Monday, July 6, 2009

Jasper Hill 'Georgia's Paddock' 1996 Heathcote Shiraz

There are wines in the Australian psyche that are truly Aussie; Penfolds Grange and Bin 389, Wynn’s Black Label, Lakes Folly Cabernets and De Bortoli’s Noble One. These wines I would put in to the bracket of the ‘Triple M’ category; mainstream wines that have the ‘everyman’ appeal.

Then there are the wines that rock the boat, or do not necessarily play by the rules. These are wines that are a bit more edgy in style, marketing and flavour; Bass Phillip, Nicholson River, Domaine A and Jasper Hill. These are the producers that I will put in the alternative pile, the ‘Triple J’ wavelength.

Unlike the former, these last four producers undertook their lot by throwing caution to the wind; Bass Phillip with Biodynamics and a gravity fed winery, Nicholson River fermenting Riesling in oak, Domaine A growing Cabernet Sauvignon in Tasmania and Jasper Hill growing dry grown, or more simply, with no irrigation. And it is Jasper Hill more than any of the other wines that have pushed its way in to semi mainstream, and still coming with a large price tag.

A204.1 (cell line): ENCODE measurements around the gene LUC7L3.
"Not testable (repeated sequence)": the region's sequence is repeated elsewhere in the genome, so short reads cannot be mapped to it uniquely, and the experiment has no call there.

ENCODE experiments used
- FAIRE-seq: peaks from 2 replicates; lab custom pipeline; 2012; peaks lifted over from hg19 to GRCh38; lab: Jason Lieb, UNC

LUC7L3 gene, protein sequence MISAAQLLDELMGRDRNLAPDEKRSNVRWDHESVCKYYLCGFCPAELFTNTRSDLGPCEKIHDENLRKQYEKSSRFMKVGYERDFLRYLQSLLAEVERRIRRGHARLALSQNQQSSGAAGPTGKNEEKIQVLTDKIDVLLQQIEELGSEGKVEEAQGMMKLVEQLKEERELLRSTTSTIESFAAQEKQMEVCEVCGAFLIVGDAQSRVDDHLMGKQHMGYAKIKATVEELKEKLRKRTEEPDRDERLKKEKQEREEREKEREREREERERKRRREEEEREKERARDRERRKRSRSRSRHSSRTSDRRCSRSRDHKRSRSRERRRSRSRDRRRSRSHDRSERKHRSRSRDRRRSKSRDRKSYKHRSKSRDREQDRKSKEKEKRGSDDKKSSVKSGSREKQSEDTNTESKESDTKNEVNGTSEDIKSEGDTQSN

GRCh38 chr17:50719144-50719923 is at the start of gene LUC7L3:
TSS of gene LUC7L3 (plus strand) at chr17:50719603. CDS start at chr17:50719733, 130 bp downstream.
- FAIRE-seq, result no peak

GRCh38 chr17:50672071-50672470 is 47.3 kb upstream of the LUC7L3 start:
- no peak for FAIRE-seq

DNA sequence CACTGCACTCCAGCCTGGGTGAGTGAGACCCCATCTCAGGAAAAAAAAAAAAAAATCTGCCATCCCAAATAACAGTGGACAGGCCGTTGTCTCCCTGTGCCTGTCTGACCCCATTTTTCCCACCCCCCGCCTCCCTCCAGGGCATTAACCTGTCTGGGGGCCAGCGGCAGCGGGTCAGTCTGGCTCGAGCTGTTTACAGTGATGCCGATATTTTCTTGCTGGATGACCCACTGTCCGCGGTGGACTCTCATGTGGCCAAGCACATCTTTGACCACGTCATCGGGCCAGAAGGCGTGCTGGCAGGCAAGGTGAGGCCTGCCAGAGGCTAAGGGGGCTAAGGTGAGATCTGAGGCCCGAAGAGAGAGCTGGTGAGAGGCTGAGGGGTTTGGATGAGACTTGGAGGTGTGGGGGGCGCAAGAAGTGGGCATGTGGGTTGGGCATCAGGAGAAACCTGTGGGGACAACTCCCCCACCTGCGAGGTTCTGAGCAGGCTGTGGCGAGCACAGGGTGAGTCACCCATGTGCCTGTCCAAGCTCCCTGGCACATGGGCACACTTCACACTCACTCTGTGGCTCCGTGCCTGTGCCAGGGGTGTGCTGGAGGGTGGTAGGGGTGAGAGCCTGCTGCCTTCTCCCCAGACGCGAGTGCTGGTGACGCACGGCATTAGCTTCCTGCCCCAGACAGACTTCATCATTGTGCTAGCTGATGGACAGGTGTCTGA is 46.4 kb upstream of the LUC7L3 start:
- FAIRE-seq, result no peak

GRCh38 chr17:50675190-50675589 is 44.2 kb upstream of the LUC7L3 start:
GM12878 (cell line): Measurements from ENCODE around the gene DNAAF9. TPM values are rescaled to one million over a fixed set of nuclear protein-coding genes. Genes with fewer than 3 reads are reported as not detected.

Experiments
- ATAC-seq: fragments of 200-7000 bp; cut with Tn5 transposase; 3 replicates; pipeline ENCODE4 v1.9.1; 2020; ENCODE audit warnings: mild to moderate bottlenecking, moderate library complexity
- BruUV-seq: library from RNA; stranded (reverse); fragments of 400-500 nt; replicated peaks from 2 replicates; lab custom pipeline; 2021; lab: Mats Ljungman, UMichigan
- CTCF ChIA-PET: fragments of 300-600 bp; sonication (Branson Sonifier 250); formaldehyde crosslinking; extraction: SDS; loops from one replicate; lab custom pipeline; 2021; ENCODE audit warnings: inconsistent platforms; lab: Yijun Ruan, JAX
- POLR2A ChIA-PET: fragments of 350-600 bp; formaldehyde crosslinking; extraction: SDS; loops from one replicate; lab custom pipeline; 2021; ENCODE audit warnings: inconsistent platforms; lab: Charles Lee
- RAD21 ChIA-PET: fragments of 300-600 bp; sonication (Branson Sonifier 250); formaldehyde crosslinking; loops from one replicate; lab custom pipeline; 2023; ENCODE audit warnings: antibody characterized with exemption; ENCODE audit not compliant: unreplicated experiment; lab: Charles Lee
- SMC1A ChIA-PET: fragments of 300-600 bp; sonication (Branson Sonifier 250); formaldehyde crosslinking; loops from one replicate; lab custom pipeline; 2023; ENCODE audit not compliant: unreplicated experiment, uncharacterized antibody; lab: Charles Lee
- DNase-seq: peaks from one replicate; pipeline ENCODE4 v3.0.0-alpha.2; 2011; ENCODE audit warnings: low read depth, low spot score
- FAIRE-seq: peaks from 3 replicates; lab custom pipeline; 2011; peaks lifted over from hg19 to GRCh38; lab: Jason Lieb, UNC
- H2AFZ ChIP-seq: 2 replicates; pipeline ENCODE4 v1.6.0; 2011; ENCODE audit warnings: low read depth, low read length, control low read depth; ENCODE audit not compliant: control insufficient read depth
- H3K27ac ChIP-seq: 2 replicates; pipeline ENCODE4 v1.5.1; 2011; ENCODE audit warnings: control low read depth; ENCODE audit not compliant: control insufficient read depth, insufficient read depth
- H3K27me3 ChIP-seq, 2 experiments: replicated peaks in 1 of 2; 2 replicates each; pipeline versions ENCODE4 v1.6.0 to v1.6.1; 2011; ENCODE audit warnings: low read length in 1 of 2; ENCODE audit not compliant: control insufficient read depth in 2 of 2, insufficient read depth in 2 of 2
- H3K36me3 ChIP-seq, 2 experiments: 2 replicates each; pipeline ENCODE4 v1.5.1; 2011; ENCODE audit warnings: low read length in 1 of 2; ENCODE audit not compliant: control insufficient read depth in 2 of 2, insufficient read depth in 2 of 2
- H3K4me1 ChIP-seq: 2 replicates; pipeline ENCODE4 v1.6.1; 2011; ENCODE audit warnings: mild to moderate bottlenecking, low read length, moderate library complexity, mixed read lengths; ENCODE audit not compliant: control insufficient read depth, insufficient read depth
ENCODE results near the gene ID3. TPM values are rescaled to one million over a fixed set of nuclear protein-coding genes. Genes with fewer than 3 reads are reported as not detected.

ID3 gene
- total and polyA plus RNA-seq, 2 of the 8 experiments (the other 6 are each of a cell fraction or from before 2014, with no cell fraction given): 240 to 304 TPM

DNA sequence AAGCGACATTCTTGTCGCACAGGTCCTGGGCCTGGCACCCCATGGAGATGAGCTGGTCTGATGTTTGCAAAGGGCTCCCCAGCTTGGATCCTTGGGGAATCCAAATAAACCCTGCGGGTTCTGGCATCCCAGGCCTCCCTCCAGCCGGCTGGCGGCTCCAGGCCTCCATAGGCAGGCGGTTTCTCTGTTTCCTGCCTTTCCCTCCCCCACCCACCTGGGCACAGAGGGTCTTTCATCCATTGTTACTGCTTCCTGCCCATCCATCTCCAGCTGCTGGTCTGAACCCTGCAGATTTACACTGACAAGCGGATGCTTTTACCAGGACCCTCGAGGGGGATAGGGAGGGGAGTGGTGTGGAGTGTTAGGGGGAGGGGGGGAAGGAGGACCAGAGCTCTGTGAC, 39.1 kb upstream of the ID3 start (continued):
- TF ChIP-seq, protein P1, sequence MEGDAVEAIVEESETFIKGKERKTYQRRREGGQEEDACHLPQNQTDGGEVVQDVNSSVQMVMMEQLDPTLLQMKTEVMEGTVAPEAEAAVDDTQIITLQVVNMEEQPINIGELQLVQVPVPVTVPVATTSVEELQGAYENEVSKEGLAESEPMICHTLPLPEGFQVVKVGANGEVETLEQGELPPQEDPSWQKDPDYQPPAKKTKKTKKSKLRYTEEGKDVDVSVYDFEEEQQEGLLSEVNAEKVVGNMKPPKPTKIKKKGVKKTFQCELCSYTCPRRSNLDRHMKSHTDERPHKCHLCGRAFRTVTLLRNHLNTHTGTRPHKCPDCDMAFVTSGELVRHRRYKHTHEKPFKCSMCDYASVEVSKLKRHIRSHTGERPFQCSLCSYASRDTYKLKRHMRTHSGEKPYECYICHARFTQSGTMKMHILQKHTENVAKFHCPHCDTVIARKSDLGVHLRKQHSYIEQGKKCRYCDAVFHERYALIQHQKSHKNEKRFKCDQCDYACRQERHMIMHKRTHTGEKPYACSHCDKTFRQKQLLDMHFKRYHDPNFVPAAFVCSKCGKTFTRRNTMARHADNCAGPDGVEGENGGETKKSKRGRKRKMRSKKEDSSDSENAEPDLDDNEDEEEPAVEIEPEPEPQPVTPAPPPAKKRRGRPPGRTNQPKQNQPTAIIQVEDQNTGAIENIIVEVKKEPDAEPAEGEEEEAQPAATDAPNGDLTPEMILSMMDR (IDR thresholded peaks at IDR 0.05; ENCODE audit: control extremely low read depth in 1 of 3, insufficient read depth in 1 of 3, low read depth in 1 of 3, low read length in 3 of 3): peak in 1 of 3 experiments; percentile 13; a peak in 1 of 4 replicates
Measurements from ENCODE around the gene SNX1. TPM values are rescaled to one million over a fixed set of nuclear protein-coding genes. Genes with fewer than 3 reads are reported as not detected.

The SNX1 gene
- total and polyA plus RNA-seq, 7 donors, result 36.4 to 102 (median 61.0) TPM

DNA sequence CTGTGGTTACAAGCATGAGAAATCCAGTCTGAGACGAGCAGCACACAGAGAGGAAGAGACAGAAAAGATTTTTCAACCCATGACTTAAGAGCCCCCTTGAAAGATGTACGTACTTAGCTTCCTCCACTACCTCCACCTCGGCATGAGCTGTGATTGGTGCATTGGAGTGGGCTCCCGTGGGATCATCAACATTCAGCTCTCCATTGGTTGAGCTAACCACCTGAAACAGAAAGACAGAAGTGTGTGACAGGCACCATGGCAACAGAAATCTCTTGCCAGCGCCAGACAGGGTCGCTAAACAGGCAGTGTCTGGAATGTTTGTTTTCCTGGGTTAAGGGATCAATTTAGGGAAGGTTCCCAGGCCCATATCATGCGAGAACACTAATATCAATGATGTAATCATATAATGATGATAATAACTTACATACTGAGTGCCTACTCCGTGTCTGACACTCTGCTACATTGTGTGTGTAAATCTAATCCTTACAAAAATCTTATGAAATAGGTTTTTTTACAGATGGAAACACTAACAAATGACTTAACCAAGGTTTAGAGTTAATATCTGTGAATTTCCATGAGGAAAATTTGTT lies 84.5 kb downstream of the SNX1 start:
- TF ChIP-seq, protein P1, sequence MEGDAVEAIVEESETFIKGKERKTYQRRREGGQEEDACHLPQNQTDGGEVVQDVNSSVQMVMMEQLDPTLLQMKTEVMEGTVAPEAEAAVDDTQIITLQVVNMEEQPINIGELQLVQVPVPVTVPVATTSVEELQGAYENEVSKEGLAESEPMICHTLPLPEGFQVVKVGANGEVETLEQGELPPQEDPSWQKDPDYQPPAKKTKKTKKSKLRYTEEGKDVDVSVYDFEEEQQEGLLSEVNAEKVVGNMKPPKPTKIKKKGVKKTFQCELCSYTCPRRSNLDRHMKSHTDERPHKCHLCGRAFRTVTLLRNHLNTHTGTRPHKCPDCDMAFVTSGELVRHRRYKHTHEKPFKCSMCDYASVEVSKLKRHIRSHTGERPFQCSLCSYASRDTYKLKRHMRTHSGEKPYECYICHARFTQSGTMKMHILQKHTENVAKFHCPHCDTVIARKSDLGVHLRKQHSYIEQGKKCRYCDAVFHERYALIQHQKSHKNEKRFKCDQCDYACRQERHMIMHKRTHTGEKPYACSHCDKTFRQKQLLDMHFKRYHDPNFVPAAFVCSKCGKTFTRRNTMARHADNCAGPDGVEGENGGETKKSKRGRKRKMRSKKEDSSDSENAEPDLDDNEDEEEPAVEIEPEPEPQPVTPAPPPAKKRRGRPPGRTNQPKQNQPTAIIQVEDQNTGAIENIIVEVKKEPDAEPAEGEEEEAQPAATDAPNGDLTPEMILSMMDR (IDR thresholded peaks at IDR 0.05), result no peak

Ron Laughton has been making wine in Heathcote since the mid 70’s, primarily Shiraz with his ‘Georgia’s Paddock’ which is 100% Shiraz and ‘Emily’s Paddock’ which is a blend of Shiraz and Cabernet Franc. Dry grown fruit relies entirely on what comes out of the sky, and with the current drought not looking like going away, growing conditions remain tough up in Heathcote, with Ron resorting to donning a weed-spray backpack full of water and walking the rows spraying his vines – that’s hard work.

Recently I had the pleasure of sharing a bottle of Jasper Hill ‘Georgia’s Paddock’ 1996 Shiraz with Arnaud, my former assistant at The Point restaurant. Now Arnaud is a young Frenchman with knowledge of Australian wine. He has already come to the conclusion however, that Barossa Shiraz is crap – smart fellow this one hey? So when we happened across this gem, he was quite taken aback by not only its power, but also elegance for a wine that has spent the best part of 12 years in a bottle.

The colour was still quite deep, with no sign of fading or breaking up. On the nose was bright eucalypt; very Heathcote. In the mouth came savoury chocolate, cedar, a little bit of prickly plum and acid a plenty, which once again tells me that there is still plenty of kick in this bad boy.

Wonderful balance of secondary flavours with this wine with enough complexity and length for this wine to still be stunning in many years to come.

Drink till 2026
Drink with lamb shoulder in onion sauce

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